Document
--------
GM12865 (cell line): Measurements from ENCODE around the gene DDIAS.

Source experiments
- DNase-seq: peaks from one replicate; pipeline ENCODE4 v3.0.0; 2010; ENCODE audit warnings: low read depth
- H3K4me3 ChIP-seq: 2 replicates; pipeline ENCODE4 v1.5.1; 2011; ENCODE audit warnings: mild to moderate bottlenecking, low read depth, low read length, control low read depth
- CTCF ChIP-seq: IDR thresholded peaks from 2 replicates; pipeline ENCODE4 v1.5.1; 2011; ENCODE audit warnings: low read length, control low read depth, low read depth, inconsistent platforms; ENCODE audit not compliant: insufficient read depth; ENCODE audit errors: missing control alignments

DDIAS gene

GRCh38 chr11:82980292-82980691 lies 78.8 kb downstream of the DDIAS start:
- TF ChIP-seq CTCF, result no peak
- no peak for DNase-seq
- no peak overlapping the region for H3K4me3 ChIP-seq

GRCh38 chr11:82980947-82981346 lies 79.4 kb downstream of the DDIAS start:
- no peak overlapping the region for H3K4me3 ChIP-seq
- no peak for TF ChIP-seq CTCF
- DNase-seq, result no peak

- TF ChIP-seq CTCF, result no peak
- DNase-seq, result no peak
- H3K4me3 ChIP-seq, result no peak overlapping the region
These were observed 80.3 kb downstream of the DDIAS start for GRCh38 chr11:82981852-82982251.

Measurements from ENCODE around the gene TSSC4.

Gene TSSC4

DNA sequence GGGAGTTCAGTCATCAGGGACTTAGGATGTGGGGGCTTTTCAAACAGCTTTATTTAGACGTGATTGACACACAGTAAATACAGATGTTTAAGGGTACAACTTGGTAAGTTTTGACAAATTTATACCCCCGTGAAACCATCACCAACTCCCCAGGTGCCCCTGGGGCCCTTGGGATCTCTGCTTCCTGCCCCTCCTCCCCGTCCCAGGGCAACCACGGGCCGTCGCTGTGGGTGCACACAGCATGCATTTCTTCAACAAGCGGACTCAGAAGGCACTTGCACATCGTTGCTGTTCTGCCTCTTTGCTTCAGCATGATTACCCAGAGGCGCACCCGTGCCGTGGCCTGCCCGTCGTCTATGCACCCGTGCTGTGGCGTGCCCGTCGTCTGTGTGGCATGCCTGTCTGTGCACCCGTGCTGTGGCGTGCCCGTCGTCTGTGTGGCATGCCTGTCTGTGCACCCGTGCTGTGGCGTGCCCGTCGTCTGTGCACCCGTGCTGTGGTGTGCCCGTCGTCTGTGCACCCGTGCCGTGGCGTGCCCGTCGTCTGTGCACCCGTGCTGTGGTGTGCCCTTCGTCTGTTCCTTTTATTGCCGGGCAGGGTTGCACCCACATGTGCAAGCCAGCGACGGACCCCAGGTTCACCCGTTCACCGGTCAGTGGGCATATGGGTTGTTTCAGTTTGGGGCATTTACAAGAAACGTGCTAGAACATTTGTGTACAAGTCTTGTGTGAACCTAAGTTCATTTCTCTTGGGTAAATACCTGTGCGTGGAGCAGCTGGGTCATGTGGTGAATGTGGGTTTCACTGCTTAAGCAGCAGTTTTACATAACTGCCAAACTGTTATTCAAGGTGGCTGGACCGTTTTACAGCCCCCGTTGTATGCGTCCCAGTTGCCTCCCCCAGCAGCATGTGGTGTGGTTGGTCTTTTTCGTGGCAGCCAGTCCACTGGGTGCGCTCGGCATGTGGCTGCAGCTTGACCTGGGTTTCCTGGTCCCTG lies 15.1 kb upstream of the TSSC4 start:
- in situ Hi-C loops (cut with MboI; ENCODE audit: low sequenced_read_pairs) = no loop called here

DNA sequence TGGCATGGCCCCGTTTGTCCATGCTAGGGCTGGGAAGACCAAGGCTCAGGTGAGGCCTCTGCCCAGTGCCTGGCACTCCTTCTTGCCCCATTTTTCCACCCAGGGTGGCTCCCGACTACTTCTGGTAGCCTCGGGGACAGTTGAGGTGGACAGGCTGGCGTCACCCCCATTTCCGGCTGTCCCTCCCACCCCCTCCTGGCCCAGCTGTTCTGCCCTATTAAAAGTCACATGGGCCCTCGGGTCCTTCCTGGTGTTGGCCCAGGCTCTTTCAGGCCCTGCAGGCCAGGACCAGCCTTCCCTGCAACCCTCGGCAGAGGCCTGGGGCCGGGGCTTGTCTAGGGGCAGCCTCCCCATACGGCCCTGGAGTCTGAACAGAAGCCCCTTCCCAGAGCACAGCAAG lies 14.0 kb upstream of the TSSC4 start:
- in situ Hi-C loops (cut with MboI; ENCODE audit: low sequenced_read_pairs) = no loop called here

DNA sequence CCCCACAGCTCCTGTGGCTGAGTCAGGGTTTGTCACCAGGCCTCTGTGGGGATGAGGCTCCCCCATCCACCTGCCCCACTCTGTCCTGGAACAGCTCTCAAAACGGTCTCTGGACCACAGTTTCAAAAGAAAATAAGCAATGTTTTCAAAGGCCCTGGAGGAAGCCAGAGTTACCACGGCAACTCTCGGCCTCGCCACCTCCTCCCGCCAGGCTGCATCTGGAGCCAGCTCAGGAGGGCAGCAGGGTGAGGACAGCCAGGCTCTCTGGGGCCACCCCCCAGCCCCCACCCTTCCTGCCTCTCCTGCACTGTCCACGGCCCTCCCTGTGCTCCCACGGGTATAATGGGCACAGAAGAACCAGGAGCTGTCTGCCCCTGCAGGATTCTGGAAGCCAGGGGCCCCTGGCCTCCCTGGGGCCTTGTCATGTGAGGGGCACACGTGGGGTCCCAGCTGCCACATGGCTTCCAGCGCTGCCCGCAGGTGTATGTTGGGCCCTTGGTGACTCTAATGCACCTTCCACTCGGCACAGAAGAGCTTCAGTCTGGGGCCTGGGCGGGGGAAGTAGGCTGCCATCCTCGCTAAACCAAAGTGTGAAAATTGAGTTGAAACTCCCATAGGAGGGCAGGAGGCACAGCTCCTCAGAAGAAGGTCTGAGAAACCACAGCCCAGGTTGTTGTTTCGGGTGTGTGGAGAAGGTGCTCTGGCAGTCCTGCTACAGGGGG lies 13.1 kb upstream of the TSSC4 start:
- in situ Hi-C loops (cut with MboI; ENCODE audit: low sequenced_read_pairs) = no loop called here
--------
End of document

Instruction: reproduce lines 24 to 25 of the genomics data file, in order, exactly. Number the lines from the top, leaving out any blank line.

- in situ Hi-C loops (cut with MboI; ENCODE audit: low sequenced_read_pairs) = no loop called here

DNA sequence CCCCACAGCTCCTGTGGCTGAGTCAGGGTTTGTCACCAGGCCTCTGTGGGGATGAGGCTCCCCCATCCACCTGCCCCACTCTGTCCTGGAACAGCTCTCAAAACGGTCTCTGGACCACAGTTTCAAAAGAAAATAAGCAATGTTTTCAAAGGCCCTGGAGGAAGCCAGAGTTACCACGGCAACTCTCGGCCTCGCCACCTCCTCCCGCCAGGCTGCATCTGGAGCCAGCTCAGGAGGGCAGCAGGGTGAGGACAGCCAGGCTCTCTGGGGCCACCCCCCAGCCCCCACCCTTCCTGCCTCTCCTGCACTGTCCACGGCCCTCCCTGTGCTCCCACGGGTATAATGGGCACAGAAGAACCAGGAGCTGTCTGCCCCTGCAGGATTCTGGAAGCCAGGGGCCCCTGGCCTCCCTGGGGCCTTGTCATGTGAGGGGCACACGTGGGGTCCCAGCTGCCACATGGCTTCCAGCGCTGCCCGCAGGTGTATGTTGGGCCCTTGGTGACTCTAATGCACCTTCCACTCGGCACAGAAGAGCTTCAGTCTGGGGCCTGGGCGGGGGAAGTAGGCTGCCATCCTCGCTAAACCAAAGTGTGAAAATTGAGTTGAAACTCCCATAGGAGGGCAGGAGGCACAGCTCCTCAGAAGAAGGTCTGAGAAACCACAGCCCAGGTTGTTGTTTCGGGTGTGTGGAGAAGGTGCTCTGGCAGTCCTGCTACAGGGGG lies 13.1 kb upstream of the TSSC4 start: